Since the issue was raised a couple of months ago, it became clear that there are some lending agencies that are bypassing the Circuit Court. Some constituents who got into trouble with lending institutions and found themselves in arrears were taken to the High Court, an alien environment for most ordinary people. The newspapers have carried reports on substantial numbers of people being taken to the High Court for repossessions, particularly by sub-prime lenders. There is an agreement among most of the major lending institutions on repossessions and that is why the majority of substantial home loan lenders do not have many repossessions despite the adverse publicity about banks. The major banks and lenders do not go for repossessions unless they absolutely must.

It has been the practice, however, for sub-prime lenders generally, even when people default on very small sums, to immediately run to the courts. The question must be asked why and how these lenders were allowed to give such loans to people who could not secure them from the major institutions. The borrowers are now being taken to the High Court. Having spoken to some of my constituents, receiving a High Court order is so unusual that some people tended to ignore the issue and then found themselves subject to a repossession order.

I asked my officials to examine this and we discussed it with the Attorney General. We are now introducing this proposal which will insert new subsections into section 100 that will make it obligatory for lending institutions to commence repossession proceedings in the case of house loan mortgages in the Circuit Court rather than in the High Court. Proceedings for repossession other than those for a house loan may continue to be taken in the High Court or the Circuit Court. The allegation was made on the Order of Business this morning that we were guillotining this legislation, although we probably will not end up guillotining it because we will finish it before the end of business tonight. The reason I wanted this Bill is that if we can get it passed and implement it before the summer, all repossession orders on household loans that take place subsequent to its passing will have to be taken in the Circuit Court and not in the High Court. That is only right and proper.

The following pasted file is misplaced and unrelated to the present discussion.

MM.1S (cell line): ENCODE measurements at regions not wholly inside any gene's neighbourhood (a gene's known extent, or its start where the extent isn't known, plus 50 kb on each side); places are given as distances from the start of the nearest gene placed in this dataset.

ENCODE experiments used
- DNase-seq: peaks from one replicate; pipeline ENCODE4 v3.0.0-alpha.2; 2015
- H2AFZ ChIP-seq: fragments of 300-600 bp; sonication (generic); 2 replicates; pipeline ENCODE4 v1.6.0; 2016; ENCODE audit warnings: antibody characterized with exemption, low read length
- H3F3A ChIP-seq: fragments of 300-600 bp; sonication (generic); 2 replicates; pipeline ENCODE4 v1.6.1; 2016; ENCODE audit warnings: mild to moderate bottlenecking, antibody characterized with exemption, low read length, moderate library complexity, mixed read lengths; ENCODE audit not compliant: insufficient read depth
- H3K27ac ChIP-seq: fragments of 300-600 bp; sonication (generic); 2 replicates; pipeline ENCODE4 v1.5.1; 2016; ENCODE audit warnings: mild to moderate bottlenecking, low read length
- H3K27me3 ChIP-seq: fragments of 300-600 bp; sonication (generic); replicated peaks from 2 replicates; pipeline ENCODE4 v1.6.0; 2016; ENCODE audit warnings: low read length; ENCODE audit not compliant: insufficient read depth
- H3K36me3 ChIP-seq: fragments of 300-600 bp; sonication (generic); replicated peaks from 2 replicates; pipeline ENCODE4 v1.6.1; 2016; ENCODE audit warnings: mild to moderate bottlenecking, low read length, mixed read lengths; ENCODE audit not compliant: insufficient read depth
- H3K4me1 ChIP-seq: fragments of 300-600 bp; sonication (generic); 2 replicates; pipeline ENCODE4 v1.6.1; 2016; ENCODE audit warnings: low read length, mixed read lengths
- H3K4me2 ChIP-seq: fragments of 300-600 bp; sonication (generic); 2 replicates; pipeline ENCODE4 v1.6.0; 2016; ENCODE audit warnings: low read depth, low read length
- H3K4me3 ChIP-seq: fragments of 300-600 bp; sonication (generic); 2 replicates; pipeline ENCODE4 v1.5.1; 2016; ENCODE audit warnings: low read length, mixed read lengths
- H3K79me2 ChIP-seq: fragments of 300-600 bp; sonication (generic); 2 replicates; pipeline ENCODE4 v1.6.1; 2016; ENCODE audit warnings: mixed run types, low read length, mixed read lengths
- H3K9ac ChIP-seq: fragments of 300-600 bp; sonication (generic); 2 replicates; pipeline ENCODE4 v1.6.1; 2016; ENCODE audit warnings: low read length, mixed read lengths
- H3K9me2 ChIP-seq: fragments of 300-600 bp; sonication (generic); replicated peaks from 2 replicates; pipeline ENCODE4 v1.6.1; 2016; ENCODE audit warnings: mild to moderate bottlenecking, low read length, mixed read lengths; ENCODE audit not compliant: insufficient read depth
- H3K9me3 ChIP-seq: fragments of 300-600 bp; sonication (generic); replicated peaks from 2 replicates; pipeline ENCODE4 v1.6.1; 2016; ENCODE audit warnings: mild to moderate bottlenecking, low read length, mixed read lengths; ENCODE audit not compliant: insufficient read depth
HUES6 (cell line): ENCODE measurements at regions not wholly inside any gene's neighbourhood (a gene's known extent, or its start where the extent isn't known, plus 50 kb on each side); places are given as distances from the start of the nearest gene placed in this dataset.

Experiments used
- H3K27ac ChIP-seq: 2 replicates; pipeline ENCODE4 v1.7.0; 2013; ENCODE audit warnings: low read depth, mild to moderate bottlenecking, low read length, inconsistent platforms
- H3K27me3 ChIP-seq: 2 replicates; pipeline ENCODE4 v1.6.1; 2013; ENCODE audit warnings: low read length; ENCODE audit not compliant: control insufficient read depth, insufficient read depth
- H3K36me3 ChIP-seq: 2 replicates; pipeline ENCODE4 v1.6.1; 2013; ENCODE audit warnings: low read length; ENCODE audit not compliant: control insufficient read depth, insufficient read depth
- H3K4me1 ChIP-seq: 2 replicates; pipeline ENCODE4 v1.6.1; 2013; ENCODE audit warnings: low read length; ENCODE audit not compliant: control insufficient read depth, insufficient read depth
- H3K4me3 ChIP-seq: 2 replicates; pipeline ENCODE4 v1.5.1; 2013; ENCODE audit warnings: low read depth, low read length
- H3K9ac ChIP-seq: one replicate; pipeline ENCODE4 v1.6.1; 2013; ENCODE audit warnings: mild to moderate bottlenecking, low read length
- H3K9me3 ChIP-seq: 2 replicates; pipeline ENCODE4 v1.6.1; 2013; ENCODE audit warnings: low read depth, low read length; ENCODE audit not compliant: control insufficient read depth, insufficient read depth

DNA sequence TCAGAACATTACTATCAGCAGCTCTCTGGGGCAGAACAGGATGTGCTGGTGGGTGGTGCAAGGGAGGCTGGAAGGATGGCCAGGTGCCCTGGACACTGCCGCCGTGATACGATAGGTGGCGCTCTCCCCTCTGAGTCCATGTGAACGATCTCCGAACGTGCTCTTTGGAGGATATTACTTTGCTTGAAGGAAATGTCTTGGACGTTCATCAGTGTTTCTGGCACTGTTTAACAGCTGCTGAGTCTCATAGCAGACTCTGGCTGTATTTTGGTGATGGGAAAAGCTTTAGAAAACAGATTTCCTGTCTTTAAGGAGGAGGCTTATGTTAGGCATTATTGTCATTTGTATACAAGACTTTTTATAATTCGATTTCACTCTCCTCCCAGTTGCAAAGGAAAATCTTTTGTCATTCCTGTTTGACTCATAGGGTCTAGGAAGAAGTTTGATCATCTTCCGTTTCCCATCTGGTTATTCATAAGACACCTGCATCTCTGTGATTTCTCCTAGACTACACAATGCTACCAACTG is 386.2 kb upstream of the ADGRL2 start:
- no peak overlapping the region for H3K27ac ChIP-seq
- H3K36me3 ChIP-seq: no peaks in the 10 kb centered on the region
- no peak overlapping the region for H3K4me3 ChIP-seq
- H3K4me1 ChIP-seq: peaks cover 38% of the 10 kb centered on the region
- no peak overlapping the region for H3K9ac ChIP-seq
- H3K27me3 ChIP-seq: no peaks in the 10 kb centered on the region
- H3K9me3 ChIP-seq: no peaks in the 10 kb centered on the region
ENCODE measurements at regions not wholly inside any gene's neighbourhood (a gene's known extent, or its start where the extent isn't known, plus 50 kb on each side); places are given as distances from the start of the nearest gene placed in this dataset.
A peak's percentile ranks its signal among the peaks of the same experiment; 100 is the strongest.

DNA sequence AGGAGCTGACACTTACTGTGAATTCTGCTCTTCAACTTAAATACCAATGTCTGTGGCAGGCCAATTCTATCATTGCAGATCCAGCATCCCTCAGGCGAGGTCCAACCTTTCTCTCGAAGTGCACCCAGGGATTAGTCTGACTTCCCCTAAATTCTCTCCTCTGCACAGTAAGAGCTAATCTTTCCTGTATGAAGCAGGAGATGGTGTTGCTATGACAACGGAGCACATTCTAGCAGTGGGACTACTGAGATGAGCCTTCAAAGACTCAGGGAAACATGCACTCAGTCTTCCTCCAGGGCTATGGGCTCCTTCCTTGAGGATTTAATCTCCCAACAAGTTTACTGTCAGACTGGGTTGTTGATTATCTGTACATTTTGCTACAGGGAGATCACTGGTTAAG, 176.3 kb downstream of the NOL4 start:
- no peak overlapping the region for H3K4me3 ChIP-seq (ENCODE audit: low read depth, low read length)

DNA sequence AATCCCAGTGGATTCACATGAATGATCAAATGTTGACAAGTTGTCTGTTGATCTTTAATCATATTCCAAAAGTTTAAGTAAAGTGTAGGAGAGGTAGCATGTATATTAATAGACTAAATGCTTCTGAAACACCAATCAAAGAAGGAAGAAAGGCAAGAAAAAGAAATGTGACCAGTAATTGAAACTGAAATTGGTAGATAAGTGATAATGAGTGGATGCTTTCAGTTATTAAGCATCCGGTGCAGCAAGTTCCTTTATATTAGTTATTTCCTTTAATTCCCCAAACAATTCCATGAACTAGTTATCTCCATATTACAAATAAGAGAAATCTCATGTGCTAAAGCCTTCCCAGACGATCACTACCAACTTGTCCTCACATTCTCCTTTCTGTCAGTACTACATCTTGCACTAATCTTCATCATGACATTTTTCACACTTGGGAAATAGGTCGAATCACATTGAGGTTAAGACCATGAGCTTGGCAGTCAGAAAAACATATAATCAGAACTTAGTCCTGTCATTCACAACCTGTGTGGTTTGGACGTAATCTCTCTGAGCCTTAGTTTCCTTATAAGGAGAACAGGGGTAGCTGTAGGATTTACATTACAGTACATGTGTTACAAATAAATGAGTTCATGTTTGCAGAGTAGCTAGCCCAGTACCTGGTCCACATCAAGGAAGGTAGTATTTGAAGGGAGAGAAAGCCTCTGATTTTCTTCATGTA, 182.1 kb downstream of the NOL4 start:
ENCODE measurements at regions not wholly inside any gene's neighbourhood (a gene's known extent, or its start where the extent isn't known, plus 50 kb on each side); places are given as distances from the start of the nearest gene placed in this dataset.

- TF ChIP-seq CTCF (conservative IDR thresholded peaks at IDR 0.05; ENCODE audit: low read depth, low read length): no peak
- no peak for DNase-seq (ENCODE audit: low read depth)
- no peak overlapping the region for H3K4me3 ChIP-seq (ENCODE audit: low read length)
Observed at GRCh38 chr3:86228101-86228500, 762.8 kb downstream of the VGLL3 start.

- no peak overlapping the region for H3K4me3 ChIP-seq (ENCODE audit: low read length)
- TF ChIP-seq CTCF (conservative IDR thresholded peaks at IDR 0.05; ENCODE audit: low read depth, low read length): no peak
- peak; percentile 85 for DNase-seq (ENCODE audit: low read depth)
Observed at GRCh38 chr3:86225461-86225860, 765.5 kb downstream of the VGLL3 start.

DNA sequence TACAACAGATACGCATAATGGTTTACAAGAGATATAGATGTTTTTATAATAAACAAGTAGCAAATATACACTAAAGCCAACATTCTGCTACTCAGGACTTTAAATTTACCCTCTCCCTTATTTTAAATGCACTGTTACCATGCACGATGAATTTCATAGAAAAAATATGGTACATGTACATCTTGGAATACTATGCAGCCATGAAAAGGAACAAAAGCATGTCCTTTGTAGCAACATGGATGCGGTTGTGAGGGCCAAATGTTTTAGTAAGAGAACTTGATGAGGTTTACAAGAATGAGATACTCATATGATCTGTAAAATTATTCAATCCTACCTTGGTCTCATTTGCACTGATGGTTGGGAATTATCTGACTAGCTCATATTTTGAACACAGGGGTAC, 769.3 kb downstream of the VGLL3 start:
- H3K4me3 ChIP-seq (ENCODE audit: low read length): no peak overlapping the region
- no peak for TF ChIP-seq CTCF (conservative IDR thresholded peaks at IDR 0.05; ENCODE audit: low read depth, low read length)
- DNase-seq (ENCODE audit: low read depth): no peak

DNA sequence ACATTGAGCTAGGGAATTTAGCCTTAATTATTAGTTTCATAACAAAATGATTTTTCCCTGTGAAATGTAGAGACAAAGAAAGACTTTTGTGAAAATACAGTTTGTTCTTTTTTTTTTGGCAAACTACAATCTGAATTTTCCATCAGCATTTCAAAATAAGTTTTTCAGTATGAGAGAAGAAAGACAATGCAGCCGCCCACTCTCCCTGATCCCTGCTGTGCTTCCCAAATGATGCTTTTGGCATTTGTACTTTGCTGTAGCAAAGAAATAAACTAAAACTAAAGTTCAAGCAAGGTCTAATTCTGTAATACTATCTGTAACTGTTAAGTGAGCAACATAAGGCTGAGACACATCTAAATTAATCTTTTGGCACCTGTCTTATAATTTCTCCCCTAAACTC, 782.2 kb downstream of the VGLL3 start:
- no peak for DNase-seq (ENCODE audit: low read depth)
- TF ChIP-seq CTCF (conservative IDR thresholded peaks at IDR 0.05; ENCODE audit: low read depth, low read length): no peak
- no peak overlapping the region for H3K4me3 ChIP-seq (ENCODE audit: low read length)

When I raised this originally it was said to me that if the amount involved was within the Circuit Court jurisdiction but the order is taken in the High Court, the lending company and its solicitors can recoup only the costs of a Circuit Court order. However, that is still not good enough because many of the repossession orders taken in the Circuit Court are taken, in effect, in the county registrar's court, and the county registrar has more discretion than, for example, the Master of the High Court. The Master of the High Court has mentioned on a number of occasions that something should be done about this, but I was already doing something about it. It is quite a number of months ago that I asked my officials to see if we could find a Bill in which we could include this and I am glad we have been able to do that here. I realise I am pushing on an open door with colleagues around the House.

This provision will make life somewhat easier for those people who are subject to repossessions in that they will be able to go to courts in their own localities where there will perhaps be more discretion with regard to such orders. I do not mean this as a slur on the High Court, but whereas there is little or no discretion in the High Court with regard to such orders — once it is established that money is owing — there is a certain discretion within the jurisdiction of the Circuit Court, particularly in the context of such applications' going before the county registrar's court, as it is known.